There are three essentials that the young man who enters college with the intention of working his way must possess. First of all, he must have stamina. Call it what you will: “grit” or “sand” or “pluck,” it all amounts to the same thing, that he must “screw his courage to the sticking point,” and, in the face of disappointments and rebuffs, keep it screwed there.

The fellow who can best do this is the one who has the happy faculty of looking on the bright side of things. For the young man who starts out to work his way through college, an optimistic temperament and a flat pocket-book are to be preferred to 247 a pessimistic disposition and a purse with $25 in it. The college or university man working his way should take to heart that little rhyme which says:

“It is easy enough to be pleasant

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When life goes by like a song,

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But the man worth while

Is the man who can smile

When everything goes dead wrong.”

A third essential is inventiveness and originality of mind. Many a fellow has worked his way because he could invent opportunities, while others sat and waited for them to come their way. The young man who goes to college ambitious to work his way ought not to become discouraged when he gets there because he finds the usual occupations taken. Let him consider that they are not the only possible ways of earning money; that there are others, dozens, yes, scores, of other ways, and that it remains for him to invent the way.

These three essentials just discussed are those that are demanded of the young man. And in return he gains from his experience—what?

For one thing, a stronger confidence in himself; a deeper, more abiding faith in his own abilities; he puts them to the test, and finds them not wanting. And if he finds any wanting, he feels stronger in realizing his weaknesses.

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Another thing that he gains is a surer appreciation of the value of money. He may never have had 248 to earn much before. But when at college he is thrown on his own resources, when he gets each dollar by hard work, he appreciates its value—and he will be slow to waste it.

Grit, an optimistic outlook, and a quickness to discern or to invent opportunities, then, are the three essentials for the young man ambitious to earn his way through school. And when he has achieved his ambition, when his college days are over, and someone asks him, “Was the experience worth all the hardships it cost you?” he can unhesitatingly answer, “Yes, many, many times over.”

University of Arizona,

Tucson, Ariz.



When a boy at the age of sixteen, I lived with my father on a very poor, rocky, stumpy farm near Joplin, Mo. My education and financial condition were very limited. I attended the country graded school until graduation. One day as I was toiling among the stumps on our little farm, it came into my mind, “What good am I doing here, and what good might I do had I the opportunity?” It was only a few weeks before I received a circular letter from the Joplin Business College, offering me the opportunity of attending this school and of making my expenses while there. I had only $25 and to me the task seemed hard and the burden heavy; but within there was a burning desire for something better, something more elevating than the companions with whom I had associated.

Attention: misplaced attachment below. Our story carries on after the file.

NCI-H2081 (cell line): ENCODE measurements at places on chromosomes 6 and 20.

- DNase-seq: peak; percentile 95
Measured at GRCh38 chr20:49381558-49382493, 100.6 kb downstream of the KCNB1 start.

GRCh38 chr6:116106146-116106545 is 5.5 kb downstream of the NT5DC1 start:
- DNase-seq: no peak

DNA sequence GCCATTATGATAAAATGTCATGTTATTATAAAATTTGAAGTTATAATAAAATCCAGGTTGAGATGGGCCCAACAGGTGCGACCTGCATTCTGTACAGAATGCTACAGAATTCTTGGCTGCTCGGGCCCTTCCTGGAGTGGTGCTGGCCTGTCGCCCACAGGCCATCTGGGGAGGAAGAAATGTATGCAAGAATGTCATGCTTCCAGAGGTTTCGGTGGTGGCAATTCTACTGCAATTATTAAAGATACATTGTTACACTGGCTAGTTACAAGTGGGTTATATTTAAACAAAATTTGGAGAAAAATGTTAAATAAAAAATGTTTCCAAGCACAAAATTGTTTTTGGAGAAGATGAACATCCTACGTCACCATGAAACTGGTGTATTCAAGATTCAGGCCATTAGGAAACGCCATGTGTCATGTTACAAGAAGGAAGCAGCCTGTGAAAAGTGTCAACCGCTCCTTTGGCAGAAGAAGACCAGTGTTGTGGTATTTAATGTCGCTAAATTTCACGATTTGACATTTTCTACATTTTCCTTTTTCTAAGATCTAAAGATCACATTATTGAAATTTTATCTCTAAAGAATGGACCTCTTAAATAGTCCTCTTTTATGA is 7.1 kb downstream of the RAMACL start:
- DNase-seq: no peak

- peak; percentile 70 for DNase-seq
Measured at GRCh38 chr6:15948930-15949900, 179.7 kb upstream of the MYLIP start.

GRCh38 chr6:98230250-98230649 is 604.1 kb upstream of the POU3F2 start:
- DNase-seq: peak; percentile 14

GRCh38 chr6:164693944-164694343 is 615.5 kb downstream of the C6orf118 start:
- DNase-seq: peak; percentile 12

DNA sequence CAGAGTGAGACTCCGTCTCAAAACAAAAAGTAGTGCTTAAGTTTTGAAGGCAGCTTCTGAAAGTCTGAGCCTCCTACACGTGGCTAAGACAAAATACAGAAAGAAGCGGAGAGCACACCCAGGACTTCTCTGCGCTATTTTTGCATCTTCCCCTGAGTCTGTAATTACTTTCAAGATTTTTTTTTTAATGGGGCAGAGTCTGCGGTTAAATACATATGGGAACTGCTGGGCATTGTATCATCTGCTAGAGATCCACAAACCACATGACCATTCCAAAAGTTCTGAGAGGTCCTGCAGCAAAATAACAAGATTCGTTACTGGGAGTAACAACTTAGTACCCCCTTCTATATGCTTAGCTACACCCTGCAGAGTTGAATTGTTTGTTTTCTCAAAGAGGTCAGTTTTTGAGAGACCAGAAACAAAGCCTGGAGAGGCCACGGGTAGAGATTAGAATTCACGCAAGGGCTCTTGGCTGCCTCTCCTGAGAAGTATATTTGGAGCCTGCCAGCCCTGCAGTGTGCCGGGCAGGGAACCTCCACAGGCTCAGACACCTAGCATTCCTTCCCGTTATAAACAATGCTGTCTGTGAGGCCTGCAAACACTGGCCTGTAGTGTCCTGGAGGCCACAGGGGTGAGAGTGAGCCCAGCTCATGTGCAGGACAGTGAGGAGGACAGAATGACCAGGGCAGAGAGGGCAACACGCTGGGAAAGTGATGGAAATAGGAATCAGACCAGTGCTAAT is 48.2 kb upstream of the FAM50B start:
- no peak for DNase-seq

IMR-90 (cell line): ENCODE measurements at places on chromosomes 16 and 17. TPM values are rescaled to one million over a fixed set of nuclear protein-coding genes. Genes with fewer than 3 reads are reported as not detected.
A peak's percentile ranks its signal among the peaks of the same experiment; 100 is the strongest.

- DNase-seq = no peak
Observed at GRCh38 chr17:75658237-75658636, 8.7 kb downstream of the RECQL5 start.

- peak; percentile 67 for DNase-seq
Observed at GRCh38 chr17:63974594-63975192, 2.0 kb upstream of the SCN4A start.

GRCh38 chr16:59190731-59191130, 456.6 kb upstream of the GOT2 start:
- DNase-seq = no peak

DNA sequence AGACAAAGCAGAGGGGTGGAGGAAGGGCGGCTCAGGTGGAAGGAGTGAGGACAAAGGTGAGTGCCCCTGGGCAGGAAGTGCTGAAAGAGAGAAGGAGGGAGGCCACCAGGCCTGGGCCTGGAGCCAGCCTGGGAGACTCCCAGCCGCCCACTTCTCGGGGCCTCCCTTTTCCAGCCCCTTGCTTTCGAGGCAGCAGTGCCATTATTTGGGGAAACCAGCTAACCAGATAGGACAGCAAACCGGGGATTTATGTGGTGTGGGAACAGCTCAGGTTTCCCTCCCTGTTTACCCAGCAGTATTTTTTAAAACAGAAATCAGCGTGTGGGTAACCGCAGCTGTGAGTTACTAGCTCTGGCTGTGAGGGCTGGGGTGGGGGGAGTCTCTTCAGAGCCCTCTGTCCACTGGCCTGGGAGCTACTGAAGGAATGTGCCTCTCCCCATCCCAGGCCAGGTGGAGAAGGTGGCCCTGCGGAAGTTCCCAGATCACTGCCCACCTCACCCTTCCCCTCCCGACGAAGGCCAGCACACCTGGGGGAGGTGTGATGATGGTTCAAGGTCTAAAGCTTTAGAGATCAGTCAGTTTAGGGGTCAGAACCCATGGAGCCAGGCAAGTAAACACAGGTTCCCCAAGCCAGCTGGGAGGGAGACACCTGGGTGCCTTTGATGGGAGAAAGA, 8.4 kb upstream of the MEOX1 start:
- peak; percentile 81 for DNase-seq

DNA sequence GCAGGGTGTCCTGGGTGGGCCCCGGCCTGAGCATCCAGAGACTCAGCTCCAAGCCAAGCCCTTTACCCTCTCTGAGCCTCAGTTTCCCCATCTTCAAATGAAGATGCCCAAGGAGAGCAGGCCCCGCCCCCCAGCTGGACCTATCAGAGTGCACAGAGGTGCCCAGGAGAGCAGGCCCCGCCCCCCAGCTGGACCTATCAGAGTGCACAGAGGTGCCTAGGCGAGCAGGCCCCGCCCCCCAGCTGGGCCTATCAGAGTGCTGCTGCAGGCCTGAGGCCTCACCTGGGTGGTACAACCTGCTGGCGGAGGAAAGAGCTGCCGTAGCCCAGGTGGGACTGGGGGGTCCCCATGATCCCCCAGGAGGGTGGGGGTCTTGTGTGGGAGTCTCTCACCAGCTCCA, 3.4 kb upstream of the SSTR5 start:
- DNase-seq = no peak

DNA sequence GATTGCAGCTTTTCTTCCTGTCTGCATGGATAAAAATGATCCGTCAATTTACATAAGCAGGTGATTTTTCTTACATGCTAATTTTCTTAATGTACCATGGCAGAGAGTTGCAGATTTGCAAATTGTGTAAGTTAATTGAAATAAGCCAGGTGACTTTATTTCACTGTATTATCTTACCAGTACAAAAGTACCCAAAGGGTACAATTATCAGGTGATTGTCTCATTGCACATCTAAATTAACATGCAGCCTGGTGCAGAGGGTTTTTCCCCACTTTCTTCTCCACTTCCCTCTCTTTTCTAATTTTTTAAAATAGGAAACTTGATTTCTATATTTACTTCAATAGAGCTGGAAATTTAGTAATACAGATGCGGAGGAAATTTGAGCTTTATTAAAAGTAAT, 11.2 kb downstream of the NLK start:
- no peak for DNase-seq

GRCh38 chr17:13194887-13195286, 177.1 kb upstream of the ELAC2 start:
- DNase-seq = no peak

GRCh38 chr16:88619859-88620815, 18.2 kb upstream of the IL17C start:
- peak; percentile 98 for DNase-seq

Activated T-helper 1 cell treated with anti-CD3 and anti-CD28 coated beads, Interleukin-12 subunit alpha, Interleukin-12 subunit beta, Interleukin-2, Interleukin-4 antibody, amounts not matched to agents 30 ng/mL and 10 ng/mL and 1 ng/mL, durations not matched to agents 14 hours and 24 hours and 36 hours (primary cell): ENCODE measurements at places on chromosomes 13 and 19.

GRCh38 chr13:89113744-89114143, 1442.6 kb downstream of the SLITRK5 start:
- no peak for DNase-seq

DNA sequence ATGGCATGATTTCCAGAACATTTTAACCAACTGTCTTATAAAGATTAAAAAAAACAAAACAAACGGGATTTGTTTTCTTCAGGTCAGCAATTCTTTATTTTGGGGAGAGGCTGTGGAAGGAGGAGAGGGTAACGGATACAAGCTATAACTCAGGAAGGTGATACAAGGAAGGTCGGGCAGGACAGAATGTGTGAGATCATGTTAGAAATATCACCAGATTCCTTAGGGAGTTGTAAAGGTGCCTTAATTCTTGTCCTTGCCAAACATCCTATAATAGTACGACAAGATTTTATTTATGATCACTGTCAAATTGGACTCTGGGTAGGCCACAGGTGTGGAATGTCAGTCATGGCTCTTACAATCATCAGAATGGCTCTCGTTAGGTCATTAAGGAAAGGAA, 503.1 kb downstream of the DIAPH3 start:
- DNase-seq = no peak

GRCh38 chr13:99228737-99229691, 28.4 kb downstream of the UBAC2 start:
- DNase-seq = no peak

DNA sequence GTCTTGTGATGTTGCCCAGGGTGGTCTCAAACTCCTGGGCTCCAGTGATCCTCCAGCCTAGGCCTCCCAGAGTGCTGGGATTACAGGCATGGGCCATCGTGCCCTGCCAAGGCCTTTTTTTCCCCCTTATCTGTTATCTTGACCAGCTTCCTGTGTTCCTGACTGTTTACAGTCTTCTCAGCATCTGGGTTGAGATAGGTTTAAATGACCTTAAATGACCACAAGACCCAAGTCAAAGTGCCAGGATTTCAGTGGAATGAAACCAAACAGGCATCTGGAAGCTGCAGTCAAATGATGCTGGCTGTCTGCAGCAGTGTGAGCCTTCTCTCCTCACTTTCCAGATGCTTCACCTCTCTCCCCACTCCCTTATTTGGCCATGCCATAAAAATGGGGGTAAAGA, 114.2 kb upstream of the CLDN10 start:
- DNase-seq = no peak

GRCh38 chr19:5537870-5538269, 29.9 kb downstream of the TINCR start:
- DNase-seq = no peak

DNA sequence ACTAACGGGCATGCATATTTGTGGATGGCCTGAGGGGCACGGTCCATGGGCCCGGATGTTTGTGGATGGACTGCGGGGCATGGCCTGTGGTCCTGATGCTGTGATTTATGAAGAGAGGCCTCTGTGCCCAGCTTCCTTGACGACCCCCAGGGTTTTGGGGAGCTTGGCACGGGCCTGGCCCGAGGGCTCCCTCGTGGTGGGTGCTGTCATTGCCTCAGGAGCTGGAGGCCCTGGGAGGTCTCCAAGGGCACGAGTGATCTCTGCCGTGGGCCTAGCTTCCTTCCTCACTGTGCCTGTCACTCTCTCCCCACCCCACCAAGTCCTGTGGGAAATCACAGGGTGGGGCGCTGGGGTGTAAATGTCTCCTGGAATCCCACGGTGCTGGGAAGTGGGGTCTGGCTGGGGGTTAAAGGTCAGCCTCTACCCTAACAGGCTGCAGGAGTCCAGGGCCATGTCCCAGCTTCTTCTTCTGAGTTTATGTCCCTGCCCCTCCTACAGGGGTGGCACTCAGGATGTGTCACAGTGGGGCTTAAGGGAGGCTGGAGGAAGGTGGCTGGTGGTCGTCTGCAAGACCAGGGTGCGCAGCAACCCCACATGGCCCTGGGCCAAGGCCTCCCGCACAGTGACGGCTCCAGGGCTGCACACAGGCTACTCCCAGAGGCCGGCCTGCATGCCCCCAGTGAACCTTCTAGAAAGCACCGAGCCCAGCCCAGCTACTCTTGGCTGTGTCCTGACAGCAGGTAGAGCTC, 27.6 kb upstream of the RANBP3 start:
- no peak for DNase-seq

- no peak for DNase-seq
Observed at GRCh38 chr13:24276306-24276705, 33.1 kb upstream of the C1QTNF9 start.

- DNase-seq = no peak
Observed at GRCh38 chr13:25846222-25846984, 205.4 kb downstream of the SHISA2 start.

On the 19th day of November, 1909, I entered the Joplin Business College. I enrolled and graduated in the bookkeeping, stenographic, and penmanship departments within a period of two years. I was compelled to earn entirely my board, room, and clothing while I was attending school; and, in order to do this, I waited on tables in restaurants, mowed 250 lawns on Saturdays during the summer, did janitor’s work at the business college, was janitor at the Presbyterian church, read gas meters for the Joplin Gas Company, and worked in a shoe store on Saturday nights.

After graduating, September 1, 1911, I was chosen as assistant secretary of the Y. M. C. A., Pittsburg, Kansas. I had been with the Y. M. C. A. only one year when I concluded that my work in that department was limited, and that I needed more education in order to be of service to my fellow-men. The boys’ secretary assisted me in getting the position as private secretary to Dr. Campbell, President of Cooper College, which I am now attending. In this way I am able to make my expenses and carry regular college work at the same time.